The integrated marketing strat-egy for Bratz includes an invest-ment in a Saturday morning Bratz cartoon on Fox; teaming with the world’s largest commercial real estate company, Simon Property Group (Simon Property press re-lease, 2006) to “deliver integrated marketing attitude to the mall”; teaming with Universal Music En-terprises to combine “the universal appeal of Bratz and the universal IMC and the Tween: A Match

Made in Heaven

Just targeting the right group will not make tween

marketing successful. To successfully communicate

with the tween market, “you need to understand

technology, be edgy and funny and speak their


Boy games to stationary and ancil-lary Bratz videos and books. But, according to Ian Cocoran, the Web site is the lynchpin of the integrat-ed strategy because it “drives a powerful, identity-based message

into the minds of the target audi-ence and, of course, the pockets of unsuspecting parents. In terms of content, has an embar-rassment of riches fueled by the exponential growth in popular-ity of the offline brand. There are games, downloads, movie trailers, magazine and TV previews, CD launches, e-cards, horoscopes and a perpetually proliferating product portfolio that must be the envy of competitors from Taiwan to Tim-buktu. The Bratz Fan Club is also billed as something of a prerequi-site, and kids are being tempted to sign up by offers such as exclusive downloads, the ability to create a virtual Bratz doll, and the chance to collect ‘Party Points’, which can be exchanged for even more down-loads and ‘the hottest fashions’ for their newly created cyber doll.” (Cocoran, 2006).


In their book The Great Tween Buying Machine, Timothy Coffey, Gregory Livingston and David Sie-gel identify five rules for ensuring success of new products targeted to tweens: (1) the product must be fun; (2) tweens must have the impression the product is just for them; (3) it must appease parents; (4) it must engender a feeling of power, achievement or indepen-dence; (5) and it must appeal to as many of the senses as possible (Sie-gel 2004). The following campaigns illustrate these rules in practice.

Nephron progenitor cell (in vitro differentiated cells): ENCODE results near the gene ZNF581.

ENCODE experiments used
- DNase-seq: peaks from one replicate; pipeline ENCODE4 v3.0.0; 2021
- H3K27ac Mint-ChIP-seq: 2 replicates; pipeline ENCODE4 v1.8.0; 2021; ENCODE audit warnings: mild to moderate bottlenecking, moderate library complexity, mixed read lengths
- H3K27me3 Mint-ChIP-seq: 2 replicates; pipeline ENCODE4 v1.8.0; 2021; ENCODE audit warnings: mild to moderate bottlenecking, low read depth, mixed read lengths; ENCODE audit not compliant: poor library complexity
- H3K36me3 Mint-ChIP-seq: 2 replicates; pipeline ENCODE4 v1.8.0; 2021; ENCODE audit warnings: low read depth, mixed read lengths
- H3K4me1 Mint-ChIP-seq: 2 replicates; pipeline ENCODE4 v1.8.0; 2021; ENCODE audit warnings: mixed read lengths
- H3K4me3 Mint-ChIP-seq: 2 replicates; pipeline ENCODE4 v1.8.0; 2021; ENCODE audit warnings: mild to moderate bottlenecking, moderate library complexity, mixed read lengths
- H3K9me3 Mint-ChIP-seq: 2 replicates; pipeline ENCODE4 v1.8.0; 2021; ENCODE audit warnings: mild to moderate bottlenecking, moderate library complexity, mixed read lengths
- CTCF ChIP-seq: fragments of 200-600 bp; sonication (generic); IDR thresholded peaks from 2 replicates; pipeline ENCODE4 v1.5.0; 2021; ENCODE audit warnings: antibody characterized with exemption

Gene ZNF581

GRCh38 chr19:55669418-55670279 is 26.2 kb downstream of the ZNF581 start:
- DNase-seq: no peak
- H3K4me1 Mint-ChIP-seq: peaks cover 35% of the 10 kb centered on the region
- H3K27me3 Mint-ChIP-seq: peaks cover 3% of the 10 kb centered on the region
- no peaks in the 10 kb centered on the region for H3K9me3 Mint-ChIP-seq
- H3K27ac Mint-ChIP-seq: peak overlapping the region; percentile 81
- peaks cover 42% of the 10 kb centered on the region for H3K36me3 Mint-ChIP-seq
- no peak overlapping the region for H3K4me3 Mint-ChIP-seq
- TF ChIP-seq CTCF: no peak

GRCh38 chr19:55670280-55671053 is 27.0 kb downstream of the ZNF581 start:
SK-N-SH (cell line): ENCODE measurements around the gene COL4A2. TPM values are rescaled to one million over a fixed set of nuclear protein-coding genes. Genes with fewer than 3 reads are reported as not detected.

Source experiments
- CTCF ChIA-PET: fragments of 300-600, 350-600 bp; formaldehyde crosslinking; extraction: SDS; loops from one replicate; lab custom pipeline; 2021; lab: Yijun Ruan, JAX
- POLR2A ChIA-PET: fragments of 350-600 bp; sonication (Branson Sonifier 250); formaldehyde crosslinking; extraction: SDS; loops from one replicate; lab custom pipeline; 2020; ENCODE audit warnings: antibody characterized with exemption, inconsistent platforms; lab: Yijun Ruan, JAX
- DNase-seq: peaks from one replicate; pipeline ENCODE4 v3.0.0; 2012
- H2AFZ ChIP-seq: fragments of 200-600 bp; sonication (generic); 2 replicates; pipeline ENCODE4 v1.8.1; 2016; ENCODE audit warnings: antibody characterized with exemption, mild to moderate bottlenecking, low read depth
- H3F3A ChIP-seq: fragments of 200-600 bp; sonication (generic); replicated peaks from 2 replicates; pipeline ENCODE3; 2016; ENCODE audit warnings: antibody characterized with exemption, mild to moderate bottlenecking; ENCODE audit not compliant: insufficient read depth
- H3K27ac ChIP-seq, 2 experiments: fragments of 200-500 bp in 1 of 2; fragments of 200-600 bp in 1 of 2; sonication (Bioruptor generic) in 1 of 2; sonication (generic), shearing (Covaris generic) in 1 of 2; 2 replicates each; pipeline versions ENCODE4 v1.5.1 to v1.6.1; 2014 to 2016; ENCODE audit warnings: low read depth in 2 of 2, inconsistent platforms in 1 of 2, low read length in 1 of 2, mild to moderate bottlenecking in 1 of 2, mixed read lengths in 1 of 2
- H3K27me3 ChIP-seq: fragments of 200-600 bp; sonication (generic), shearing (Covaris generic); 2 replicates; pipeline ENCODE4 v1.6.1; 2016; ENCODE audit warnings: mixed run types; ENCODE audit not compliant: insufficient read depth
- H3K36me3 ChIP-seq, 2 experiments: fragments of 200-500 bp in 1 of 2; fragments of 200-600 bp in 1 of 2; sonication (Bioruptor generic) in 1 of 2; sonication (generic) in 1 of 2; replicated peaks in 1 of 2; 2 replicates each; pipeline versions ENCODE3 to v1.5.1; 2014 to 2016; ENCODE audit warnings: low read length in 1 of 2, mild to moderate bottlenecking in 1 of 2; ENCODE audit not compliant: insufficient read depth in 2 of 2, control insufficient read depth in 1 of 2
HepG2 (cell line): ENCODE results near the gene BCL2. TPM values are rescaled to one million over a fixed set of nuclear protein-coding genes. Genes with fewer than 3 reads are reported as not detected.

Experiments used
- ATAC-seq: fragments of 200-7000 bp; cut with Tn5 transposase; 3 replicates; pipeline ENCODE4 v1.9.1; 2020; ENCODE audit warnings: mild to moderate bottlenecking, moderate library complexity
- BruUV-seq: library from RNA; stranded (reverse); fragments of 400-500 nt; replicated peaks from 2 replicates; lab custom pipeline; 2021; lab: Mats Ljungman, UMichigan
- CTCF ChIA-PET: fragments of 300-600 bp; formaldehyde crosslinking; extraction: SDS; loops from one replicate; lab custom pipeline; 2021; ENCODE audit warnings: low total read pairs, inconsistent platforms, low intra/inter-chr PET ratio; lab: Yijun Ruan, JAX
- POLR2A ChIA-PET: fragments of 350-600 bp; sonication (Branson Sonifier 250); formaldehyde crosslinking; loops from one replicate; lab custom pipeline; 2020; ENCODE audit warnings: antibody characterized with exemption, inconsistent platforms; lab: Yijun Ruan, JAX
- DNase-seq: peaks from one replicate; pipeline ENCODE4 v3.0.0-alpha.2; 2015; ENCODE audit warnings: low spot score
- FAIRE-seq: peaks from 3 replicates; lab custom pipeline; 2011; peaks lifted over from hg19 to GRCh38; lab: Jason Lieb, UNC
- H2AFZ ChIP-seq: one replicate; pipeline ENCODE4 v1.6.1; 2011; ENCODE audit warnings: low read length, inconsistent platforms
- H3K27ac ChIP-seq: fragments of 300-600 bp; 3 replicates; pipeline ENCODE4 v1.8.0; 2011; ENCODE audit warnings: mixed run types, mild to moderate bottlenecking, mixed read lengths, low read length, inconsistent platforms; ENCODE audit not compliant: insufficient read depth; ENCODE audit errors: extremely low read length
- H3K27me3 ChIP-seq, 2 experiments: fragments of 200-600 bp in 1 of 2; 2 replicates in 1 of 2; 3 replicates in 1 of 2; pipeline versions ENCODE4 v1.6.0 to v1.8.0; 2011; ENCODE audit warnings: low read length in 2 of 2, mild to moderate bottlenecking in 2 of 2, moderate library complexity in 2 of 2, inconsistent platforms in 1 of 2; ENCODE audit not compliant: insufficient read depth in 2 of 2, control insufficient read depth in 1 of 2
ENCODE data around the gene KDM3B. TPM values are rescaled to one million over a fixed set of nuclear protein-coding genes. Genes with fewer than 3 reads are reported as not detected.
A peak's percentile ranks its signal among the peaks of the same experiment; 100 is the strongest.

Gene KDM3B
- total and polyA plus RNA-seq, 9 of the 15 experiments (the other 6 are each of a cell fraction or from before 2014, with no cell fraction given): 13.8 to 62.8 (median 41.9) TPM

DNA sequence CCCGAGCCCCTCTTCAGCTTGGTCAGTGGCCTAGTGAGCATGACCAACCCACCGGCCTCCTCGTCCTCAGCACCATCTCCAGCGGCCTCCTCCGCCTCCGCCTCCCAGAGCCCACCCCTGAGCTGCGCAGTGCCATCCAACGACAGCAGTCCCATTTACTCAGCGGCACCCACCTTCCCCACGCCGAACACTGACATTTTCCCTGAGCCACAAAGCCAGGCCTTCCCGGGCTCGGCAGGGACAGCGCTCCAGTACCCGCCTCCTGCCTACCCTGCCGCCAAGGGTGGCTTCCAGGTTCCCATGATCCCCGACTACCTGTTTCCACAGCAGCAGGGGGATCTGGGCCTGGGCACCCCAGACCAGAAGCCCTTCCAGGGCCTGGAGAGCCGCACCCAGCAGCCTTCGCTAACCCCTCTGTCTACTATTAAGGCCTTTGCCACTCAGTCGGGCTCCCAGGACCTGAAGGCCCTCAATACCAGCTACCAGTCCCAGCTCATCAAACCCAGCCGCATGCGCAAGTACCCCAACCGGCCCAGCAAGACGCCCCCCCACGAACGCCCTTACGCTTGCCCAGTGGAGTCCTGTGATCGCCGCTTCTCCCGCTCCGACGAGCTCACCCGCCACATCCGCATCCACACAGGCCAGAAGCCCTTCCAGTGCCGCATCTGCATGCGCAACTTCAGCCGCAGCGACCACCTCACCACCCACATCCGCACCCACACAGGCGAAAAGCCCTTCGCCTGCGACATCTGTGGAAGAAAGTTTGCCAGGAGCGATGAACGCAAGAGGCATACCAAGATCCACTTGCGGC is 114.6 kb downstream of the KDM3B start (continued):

Entertainment. “Does anyone

remember Christina Aguilera – she sang the song from ‘Mulan’, ‘Reflec -tion’? I heard she has a new song out called ‘Genie in a Bottle.’”

In 1999, RCA Records used viral marketing to build online word of mouth by passing the message on to other target audience members in conjunction with traditional marketing techniques. By doing so, RCA Records sent the debut album, and the career of Christina Aguilera, to No. 1 on the pop charts (Heckman, 2000).

To launch the Aguilera cam-paign, marketers first compiled a list of the relevant sites, news groups and e-mail addresses for potential fans. They then used this information to generate online discussion among fans by visiting Web sites such as and Marketers, sometimes “sounding like fans”, sometimes like official spokespeo -ple, posted “insider” information such as concert dates, song lyrics and music clips to chatrooms and bulletin boards frequented by the singer’s likely preteen audience (White, 1999). Just before the re-lease of the album, an electronic postcard filled with song snippets and biographical information was e-mailed to 50,000 prospective buyers, chosen based partially on their previous album purchases.

Finally, the team persuaded the large music retailers to post the al-bum’s cover art on their sites. This allowed kids to see what the album looked like before they went to the store to buy it. When it debuted, the album sold more than 951,000 copies.